DAILY TROJAN, Vol. 31, No. 121, April 10, 1940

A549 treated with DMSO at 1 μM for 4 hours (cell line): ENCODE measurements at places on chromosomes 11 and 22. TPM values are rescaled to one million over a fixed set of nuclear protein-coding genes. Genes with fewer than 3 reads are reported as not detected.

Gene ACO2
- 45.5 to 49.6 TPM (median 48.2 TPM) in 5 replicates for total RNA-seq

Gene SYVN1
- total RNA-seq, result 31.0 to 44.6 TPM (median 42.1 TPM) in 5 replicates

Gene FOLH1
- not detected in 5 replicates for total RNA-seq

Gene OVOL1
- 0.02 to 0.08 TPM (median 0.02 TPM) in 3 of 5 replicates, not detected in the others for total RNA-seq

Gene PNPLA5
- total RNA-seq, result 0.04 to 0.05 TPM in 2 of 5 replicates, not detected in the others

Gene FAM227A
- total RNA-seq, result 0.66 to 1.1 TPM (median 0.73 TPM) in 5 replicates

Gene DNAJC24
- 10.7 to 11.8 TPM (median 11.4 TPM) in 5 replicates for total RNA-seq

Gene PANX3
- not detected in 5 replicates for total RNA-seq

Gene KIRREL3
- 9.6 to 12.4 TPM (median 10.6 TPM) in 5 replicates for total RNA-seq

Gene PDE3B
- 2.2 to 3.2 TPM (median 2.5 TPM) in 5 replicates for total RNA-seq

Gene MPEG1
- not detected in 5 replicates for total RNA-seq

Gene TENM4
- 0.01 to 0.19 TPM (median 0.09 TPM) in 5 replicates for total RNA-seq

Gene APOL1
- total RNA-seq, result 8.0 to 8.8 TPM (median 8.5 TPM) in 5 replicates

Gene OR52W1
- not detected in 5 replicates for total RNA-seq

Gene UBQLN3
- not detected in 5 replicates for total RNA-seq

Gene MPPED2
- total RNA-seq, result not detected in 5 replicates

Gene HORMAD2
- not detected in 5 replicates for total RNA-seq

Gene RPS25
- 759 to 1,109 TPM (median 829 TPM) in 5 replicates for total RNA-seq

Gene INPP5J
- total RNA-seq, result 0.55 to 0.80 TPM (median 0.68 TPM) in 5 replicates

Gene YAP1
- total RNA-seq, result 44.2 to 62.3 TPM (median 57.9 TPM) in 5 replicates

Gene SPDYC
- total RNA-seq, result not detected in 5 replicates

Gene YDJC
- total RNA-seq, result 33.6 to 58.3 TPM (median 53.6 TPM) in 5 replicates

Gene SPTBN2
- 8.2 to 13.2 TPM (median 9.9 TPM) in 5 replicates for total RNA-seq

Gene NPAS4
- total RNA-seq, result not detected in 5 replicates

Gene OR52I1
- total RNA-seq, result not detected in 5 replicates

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Editorial Offices W-4111 Ski. 227 Night - - - RI-3606 SOUTHERN DAIL CALIFORNIA ROJAN United Press Assn. Dirert Wire Service NAS Z-42 VOLUME XXXI LOS ANGELES, CALIFORNIA, WEDNESDAY, APRIL 10, 1940 NUMBER 121 Allied-Nazi Sea Battle Rages; Norwegian Guns Defy Germans Lecturer Analyzes !0il Yield Clements Will Discuss Colombian Production In Discussion Today Oil production in South Am-lerica will be discussed by Dr. IThomas Clements, associate [professor of geology, at the [Wednesday lecture at 4:30 [p.m. today m 159 Science. In his lecture, “Geologic Re-:onnaissance in Colombia, South America.” Dr. Clements vill analyze his discoveries in Ihe Llano* and Megdelanna oil fields. As s member of the Columbia research staff, he crossed the Andes order to correlate the geology of e Llanos, or eastern plains, with Dr. Thomas Gements , . . discusses oil production i McClung Leads l SC Conference Tomorrow Transportation Meet Will Air Problems Of State Regulation Professional men in the field of transportation will convene at SC tomorrow for the first annual Western Transportation conference spon-I sored by the College of Commerce, i Purpose of the conference is to bring together men in divergent | j fields of transportation to discuss I I on common grounds problems and techniques of their profession. LUNCHEON SCHEDULED Program for the < ay will include I luncheon, a conference series, and | dinner. Representatives from Oregon, Utah. Arizona, and California, are expected to attend. Registration at 11:30 in the Foyer “Most of the major oil companies of Town and Gown will precede the ie Megdelana river valley. While Ihe latter district was fairly well Inown to the scientists at the time, ie eastern plains had never been lapped. XUSTRATESLECTURE “Until our expedition in 1939. all |il production in the country was »ken from two fields in the Meg-lelana valley which were yielding sut 21.000.000 barrels per years.” lid Dr. Clements in an interview fsterday. "In October 1939. a new rea wa.s opened, and 50 wells in le Llanos began operation.” The lecture will be illustrated kith colored slides taken by Dr. ilements on his trip into the in-srior of South America. The me-lods of geological work as well as he people and the country will be nown in the stills. XPERIMENTS IN THE FIELDS STOCKHOLM. Wednesday, April 10—<L'.P>— (by telephone to New York)—Battles between Allied and German warships and planes spread along Norway's coasts early today. Norwegian coastal guns roared defiance as Germany struggled to extend her “protective" occupation of Norwegian and Danish territory, it was reported here. The German high command announced by radio that a fleet of Nazi planes had “badly damaged” four British and French warships— two battleships and two heavy cruisers—in a battle off the Norwegian port of Bergen. Scandinavian wireless reports said the 26.000-ton German battleship Gneisenau was sunk in the Skagerrak with 1500 of her crew and that another Nazi warship went down in Oslo Fjord, presumably under the guns of Norwegian batteries. _ FLAMING AIR BATTLES FOUGHT AT SEA Air battles were fought at sea and over Oslo, with British. German, and Norwegian planes crashing in flames. Germany’s lightning invasion of Denmark and Sweden in retaliation for the Allies’ mining of Norwegian territorial waters along the lifeline of the Reich's iron ore shipments brought these developments: 1—The Norwegian government of Premier Johan Nygaardsvold resigned, after fleeing from Oslo, and Vidkun Quisling of the anti-Communist national union party proclaimed himself premier by radio with the statement that Germany’s occupation was “salvation from the Allies’ frightful act of force.” •TROJAN HORSE’ ANGLE USED BY NAZIS 2—German .forces, including "Trojan horse" units of marines in disguise, reported the occupation of the vital Norwegian Atlantic ports of Narvik. Trondheim. Bergen. Stavanger. Kristian-sand after bombing several of the objectives which offered resistance. 3—The German high command announced occupation of all Norwegian points of “military importance” at nightfall, including airdromes and naval centers. 4—The German navy mined the entrances to the Atlantic ports, presumably to prevent any attempted landing by Allied forces from the sea, and offered pilot service to Norwegian shipping. 5—The Norwegian army was reported to be throwing up a new defense line between Oslo and Hamar. to which the government and the royal family fled before German cavalry and machine-gunners marched into Oslo. Hamas is 60 miles north of Oslo. 6—German armed forces, including planes, pushed through unresisting Denmark to Aal-berg on the Skagerrak to control both sides of the 50-miles-wide straits between the North sea and the Baltic. 7—Premier Th. Stauning of Denmark, appealing to the Germans by’ radio to respect Danish lives, said members of the opposition would be brought into the government—a possible reference to the Nazis. SHIP REPORTED SUNK BY SUB 8—The Swedish-Amerika line ship Amasis was reported to have been sunk at 5 p.m. by a British submarine while enroute to Oslo through the Skagerrak from Germany’s Baltic port of Stettin. 9—Sweden, fearing that the war may be brought to her territories next, received a note from Germany demanding “strict neutrality” and replied with a statement that she is determined to fight, if necessary, to maintain her integrity against any power. 10—British and German warplanes fought in the sky over Oslo at 5:30 p.m.. an hour and a half after formal surrender of the capital to a German general. SIX NORWEGIAN SOLDIERS KILLED 11—Six Norwegian soldiers were reported here to have been killed when Germany captured the Charlottenberg airdrome. Norwegian planes battled invading German planes over Fornebo airdrome on the outskirts of Oslo where 20 homes were damaged by Nazi bombs and several persons injured. Four German and two Norwegian planes were said by eye-witnesses to have fallen in battle. 12—An official German statement broadcast by radio denied that Germany had threatened Sweden. The German high command’s announcement of the mop-up of the occupation of Norway said the Norwegians resisted “especially strongly” at Oslo and Kristiansand and that the coastal defenses in Oslo Fjord were stormed by infantry shock troops cooperating with the navy and air force. SENATE DECLARES TWO INELIGIBLE All-U ‘Ditch Day’ Set for April 26 by Group As Complete Election Returns Deliberated Two write-in candidates in the last Friday’s election were declared ineligible by the ASSC senate last night as it approved a report submitted by Elections Commissioner Al Gifford. Gifford said in his report that Tony Ricca. candidate for vice-president of School of Music, i -—- Bill Ainley leads panel group Jonas Explains Study Methods To Greek Men Professor To Stress Discipline in Talk Sponsored by Council Greek representatives will be counseled on “How To Raise Scholarship in the Fraternities by Dr. ! ate that administrative of- and Jane Banner, aspirant to the office erf secretary of College of Architecture, were ineligible because of grade deficiencies. The other candidates were declared eligible by Gifford, and the senate unanimously approved the results of the election. VOTE AUTHORIZED Regarding a tie vote for the presidency of the College of Engineering between Robert Franklin and James A. Roth, the senate decided to leave conducting of a second election in the hands of authorities of the college. The college representative stated that a second election in the College of Engineering will be held, and asked permission to make use of unused ballots for this purpose. His request was granted. DITCH DAY’ SET The senate declared an all-univer-sity “ditch day” for Friday. April 26. following announcement by a sen- re carrying on active experiments the fields, and Colombia pro-lisrs to be one of the big oil pro-icing countries of the world.” he >ntinued. As a great deal of Dr. Clements’ lork was done on foot, he was af-prded an opportunity to become t^quainted with the South American jple and their customs. luncheon, at which Dean Reid Lage McClung of the College of Commerce will deliver the welcoming address. COMMISSIONER TO TALK Ray C. Wakefield, California railroad commissioner, will speak on "Problems and Trends in State Regulation of Transportation,” and Hilbert W. Peterson, district manager Y To Review Election Field Forum Will Select 1940 Political Favorite The entries in the 1940 presi - Any type and style of clothing will be welcomed by the race are in the “paddock” TROJANS CHECK CLOSETS IN YWCA CLOTHES DRIVE “Clean out your closets—it’s spring!!!” That is the theme of the drive sponsored by the Sophomore-Junior club of the YWCA to obtain used clothing for needy students on the Trojan campus. The lecture, sponsored by the Col- °f Pan-American airways, will dis je of Letters. Arts, and Sciences, being presented in cooperation hth the Faculty Science club and 4gma Xi group. ours Planned y Engineers Supplementing their classroom rk with personal observation, stu-its in engineering practice will te a tour of the Southern Cali-Inin Telephone company's mutual lice. f*aul Johnson, plant extension en-feer. will address the class tomor-at 11:10 a m. in 159 Science, ex-fining equipment and facilities of office. This office is the center [telephone company long-distance itch-boards. press telegraph re-fts. radio broadcasting trunks, [ a machine switching plant for business district dial phones, second field-trip to the Owens-lois Pacific Coast company glass |nufacturing plant is scheduled April 26 and May 10. Because company does not have facil-|s to receive the entire class the will be made in two sections, le final trip of the semester, to Richfield oil refinery, will also lade in two sections on May 3 May 10. |culty Group tars Cormack las o Menos—Impressions of tin America" will be the topic |a talk by Dr. Joseph M. Cor-:k, professor of law. at a lunch-today of the Mens Faculty in Elisabeth von KleinSmid |1 at 12 M. Cormack will speak on oblations he made on a tour of th America during his recent litical leave. egistrars •ffice Notice part-semester reports for lento whose work is un satis -for the first ten weeks of semester will be due at the ice of the Registrar on Wed-*jr, April 17. Theron Clark. Registrar. cuss “The Future of Transportation.” Dr. W. Bailentine Henley, director of coordination, will preside at the afternoon session to be held in Porter hall in the Law building at 2 o'clock. Six To Receive Service Keys For Stage Work “Little Oscars” in the form of two gold statuettes will be presented this afternoon in Touchstone theater, one to the outstanding actress and the other to the outstanding actor in Drama workshop presentations. As tokens of service both backstage and before the footlights, gold keys will be presented to six others. Contributors of the awards are the National Collegiate players. Zeta Phi Eta. Phi Beta, and Drama Workshop. This will be the first presentation of statuettes ever made to SC stage artists. Recipients of the keys will be Ann Barnett. Ruth Roberts. Harold Salisbury. Barbara Canterbury. George Goldberg, and Harlow Johnson. club, according to Jean Keeler, president and general chairmkn in charge of the drive. The contributions may be left in the YWCA Aviation ! office, third floor Student Union. “We need all kinds of clothes, from hats to shoes.” said Miss Keeler in inaugurating the drive. “We want to sponsor this project for the benefit of those students who are not already well-outfitted with a wardrobe of necessities.” The week-long drive will end next Tuesday. Garments which are not distributed among the students will be sent to charity organizations, Miss Keeler said. Each sorority on campus has a representative who is in charge of gathering the contributions from her house members. There is also a representative appointed to take charge of the contributions of Elisabeth von KleinSmid residence hall. Wampus Seeks Typical Coed Frank Jonas, professor of political science, tonight at 7 o’clock in the auditorium of Harris hall. A panel discussion under the direction of Bill Air.ley will follow Dr. Jonas’ talk. The panel will include Phil Gaspar, Merle Morris, Charles Johnston, and Wes Rollo. Dr. Jonas believes that the student’s* attitude should be changed toward education as a whole and toward individual subjects. ‘SOME CLASSES CHORES’ ‘ Some classes are chores for the average student,” he contends, “but he should realize that the only way to advance to more interesting subject'matter is to do the chores first and get them over with.” Dr. Jonas holds that the development of personality should be the aim of every university student. A and the political race fans are look- variety of interests in college will de- Dr. Knopf Leads Meditation Today “Lost and Found” will be the theme for the noonday meditation to be led by Dr. Carl Sumner Knopf, director of religious activities, today at 12:10 p.m. in Bovard auditorium. Professor Knopf has taken his theme from religious articles appearing in current issues of investors magazines. In an attempt to choose the most typical Trojan coed, the April issue of the Wampus will feature two pages of eligible women on campus who most nearly fill the requirements of a traditional "Helen of Troy.” Specially prepared ballots will be contained in the campus humor magazine, which will be distributed Pus on April 17, on which students will be asked to indicate their preference. Each sorority has submitted candidates for the contest' as well as non-org women. The photos of these prospective “typical” coeds will appear along with the ballot and the winner will be awarded a special loving cup and the title of “Miss USC.” ing over the candidates in an attempt to pick a favorite. Appropriate to this current election atmosphere the Trojan YMCA will open its second all-university student-faculty forum with a preview of the impending presidential campaign. Dr. Carlton C. Rodee. professor of political science, will review the field and appraise the relative merits of the individual candidates at the meeting tomorrow at 3 p.m. in the social lounge, Student Union. The discussion is open to all students of the university and is promoted by the YMCA to further student-faculty relations on the cam- Dr. Rodee will discuss the background and qualifications of both Republican and Democratic candidates. Thomas Dewey of New York, velop the undergraduate’s personality as well as prove to be of practical value after leaving the campus, he believes. VARIETY STRESSED A student specializing in one field of endeavor should be well acquainted with other activities in different fields in order to be able to interest other people in his own subject. Dr. Jonas contends. “I do not believe study tables are the best method of study for the university student,” Dr. Jonas states. ; “The actual learning of text material and outlining can be done much better individually, but discussion groups for a final understanding of the subject is an excellent plan.” STUDY IS SELF-DISCIPLINE According to Dr. Jonas, study is a matter of self-discipline. Included ficials had approved the holiday. It wa? suggested that a polo game of the SC polo team be made the fdcai point of student activity, and that the game be followed by a beach party. 1.3 DEBATED The ditch day will follow the interfraternity formal, to be held the preceding evening. A 1.2 maintenance clause was voted pnd will be incorporated in the ASSC constitution. Following a meeting of the faculty committee on scholarship with a senate committee. it was recommended that “members of the senate and thos# who are required to have a 1.5 grade average to take office must maintain a 1.3 average while in office, and in the event this average is not maintained these cases will come before the faculty committee for special consideration.” REPORT READ The motion voicing the amendment was passed without debate. A report of the senate committee on organization was read by Neil Deasy, committee chairman. Deasy stated that 130 campus organizations had been asked to submit lists of officers to the committee, and Continued on Page Four Alec Templeton Initiated Into Radio Fraternit remple Qn.TJlm ntv ianist. v Arthur Vandenberg of Michigan, in his plan for improvement of fra- Amazons To Fete Alumnae At Traditional Party Tonight Diok Mulcahy, editor for the April issue, said yesterday that the magazine will contain a variety of special features including the newly installed group of Chi Omega; a survey of night spots by Herm Rosen and John Lindsay: a satire on women’s athletics, “Women’s Pe-rogatives,” by Larry George; and a short story extravaganza on the merits of a baseball player who was so good he had to quit organized competition. and Robert Taft of Ohio will be the Republicans discussed. Vice-Presi-<fent Garner, Secretary of State Coi-dell Hull, and President Roosevelt, “the third-term question mark.” will be reviewed as Democratic candidates. Ellen Holt and Lucille Hoff, former president of WSGA, will be among the returning alumnae to be honored at 7:30 p.m. tonight when the Amazons will entertain alumnae and actives of that group at the Delta Delta Delta sorority house. The party is a traditional gathering and this year's arrangements for the affair are being conducted by Ruth Bennison and Helen Lee Hecht. Lynn Moody, president of the Amazons, will head the hostess committee. Other honor guests for the evening will include Mrs. Rufus B. von KleinSmid. Dr. Mary Sinclair Crawford, and Miss Frances McHale. Among alumni expected to attend is Cecile Hallingby. -39. former Amazon president. Herten Calls Banquet Heads Bob Herten, president of the College of Commerce student body announces that the commerce banquet committee heads will meet to discuss tentative plans this afternoon at 2 o'clock in the commerce office. Members of the committee are coordination, Frank Swirles; contacts, Fred Solomon; reception, Beverly Hey wood; decorations, Dona Bray; tickets, Charles Ferry; awards. Hal Hoover; publicity, Jane Carroll and Myron Minnick; correspondence, Jean Frampton; and program. Tom Eddy. | ternity scholarship on the campus are student tutors and faculty advisors to show Greek houses the value of organized study. All fraternity pledges, pledgemast-! ers, and scholarship chairmen are requested to attend the discussion, j ^th~e group which is sponsored by the mter-fraternity scholarship committee. Bratfisch Wins Cash Award At SC Banquet Carl J. Bratfisch, SC electrical engineering major, last night won a $15 cash prize awarded by members of the American Institute of Electrical Engineers with an original paper on engineering read in competition with five other SC and California Institute of Technology students at a banquet of institute members in the Foyer of Town and Gown. Bratfisch's subject was “The Elec- cf the civil aeronautics authority ex Hoose Rare Book Display Scheduled The collection of rare books and manuscripts in the Seeley Wintersmith Mudd foundation will be on display at the Hoose library of philosophy every afternoon from 2 until 4 o'clock for the remainder of the week. The exhibit is housed in the special foundation room of the library in Mudd Memorial hall. The collection was dedicated last week in an all-day ceremony. Alec TempleWn,UlindT)ianitft, was given honorary membership into Gamma Beta Alpha, collegiate broadcasters of America, Sunday evening at the home of Seymour Andrews, past president of the SC chapter. Mr. Templeton said he felt greatly honored as he is the first entertainer to be made an honorary Robert Benson, president of the SC chapter, welcomed the musician on behalf of the organization. Following dinner, the pianist played several numbers for the group, including an unnamed composition written in honor of Gamma Beta Alpha. Attending with Mr. Templeton were his manager, Bob Ware, and Joe Widah of MCA. ‘Y’ Club To Sponsor Tea Dr. Mary Sinclair Crawford, counselor of women, will be the guest of honor at the YWCA’s Hostess club tea tomorrow from 1 p.m. to 3 p.m. in the social lounge, third floor, Student Union. Miss Leila Hostetter, YWCA secretary, will pour. Trojan Fledglings Attain Wings in CAA Test William Wood, Clay Tice, and Don McNeil. Before the student pilots climbed into the cockpits of their training Lucille Hoff . . returns to je*e% trical Determination of Water Flow Contours.” One hundred and eighty members of the electrical institute heard him and Don J. Naim represent SC in in the annual competition. Naim's topic was “The Study of Electrical Arc Equipment.” Caltech was represented by Howard Bailer, Frank Olney, Kiyo To-miyasu. and Robert W. Winchell. Five Trojan fledglings were officially granted their wings yesterday. The first group of student pilots in the government’s civilian train- mg program went through the paces, ^ ^ ^ fflght fxamlnatlon they went through a rigid two and one-half hour written ground examination. Forty-four of the 50 Trojan students registered in the training program passed this ground school test, covering meteorology, navigation, and the regulations of the civU aeronautics authority. amination and successfully passed the test before the eyes of the inspector. Today they hold private pilot K censes. The five who were awarded the government's “certificate of competency” at the Gardena Valley air port are Once in the air, the student pilots Iris Cummings. Dick Caldwell, , sent their ships through tailspins, 1 engine power. 1 figure-eights, steep vertical turns, and stalls. Three spot-landings had to be made by the students without the use of power from the engine, landing within 300 feet of a designated target-line. Most practical of the tests prescribed by the inspector were the simulated forced landings. The student and his examiner went into the air together, and at the will of the inspector the motor of the ship was cut, leaving the student to land the plane in safety without the aid of UCLA Group To Participate In Forum Series Political Science Discussion Group Meets Tomorrow Combining three current topics of vital interest, the political science-sponsored student-instructor forum series will discuss “War. Peace, and Propaganda” at the second weekly meeting tomorrow, at 4 p.m. in the student lounge. Bridge hall. With two graduate students in political science from UCLA scheduled to speak, the leader of this new group, Merrill Goodall, anticipates a lively discussion on these outstanding questions. Appearing for the second time at the meetings will be Betty Magruder. former student body president of Los Angeles City college. Miss Magruder led last week's discussion on “Academic Freedom” by presenting the Citj college student’s views on the recent expulsion in that school. Goodall, a fellowship instructor in the department, will open the forum with the viejps of world leaders on these topics. He took an active part last Saturday in a coast-to-coast radio discussion of the peace movement over station KNX. Students desiring to participate in these open forums may do so by meeting in the lounge, Goodall said. Broadcast Tells How to Live “Living Your Life,” the second of a series of programs originating from the studio of the division of radio-television, will be broadcast this afternoon from 1:30 to 1:45 over KRKD Stu> ;nts participating in the dis-cussi' 1 of leisure time are Aurline Osrr nd. Robert Benson, and Nancy Thf npson. Richard E. Huddleston, director of the division of radiotelevision. will produce the program and act as moderator. Huddleston said that today's program will attempt to find a solution of “How to do what you want to do.” The “Living Your Life” series is adopted from the book of the same name by Claude C. Crawford, professor of education. Ethel C. Cooley, teacher at Fullerton Union high school and junior college, and C. C. Trillingham, assistant superintendent and director of secondary education in Los Angeles county. French Students To Hear Readings at Lunch Today Le Cercle Francais, French society, will meet for luncheon at 12 M. today in 323 Student Union. Ilda Gerber, president, and Bernard Carrascoso, vice-president, will give readings in French. Price of the luncheon will be 40 cents. Tomorrow's Organ Program Archibald Sessions will open tomorrow’s organ recital at 12 Kt in Bovard auditorium with a larghetto and minuet by the classical composer, von Dittersdorf. Larghetto and Minuet _______________- ____________________________1on Dittersdorf Carl von Dittersdorf was one of the first composers to attempt the program Symphony. In 1784 he composed twelve symphonies with such titles as “The Four Ages of the World” and “Jason and the Golden Fleece.” With such pictorial music as Dvorak’s “New World” and Tschaikowskis "Pathetique” ringing in our ears, we would not considet Ditters-dorf’s works as other than absolute music. Tu o Preludes and Fugues oj the First Master Period ................Bach Chanson sans Paroles ............Dubois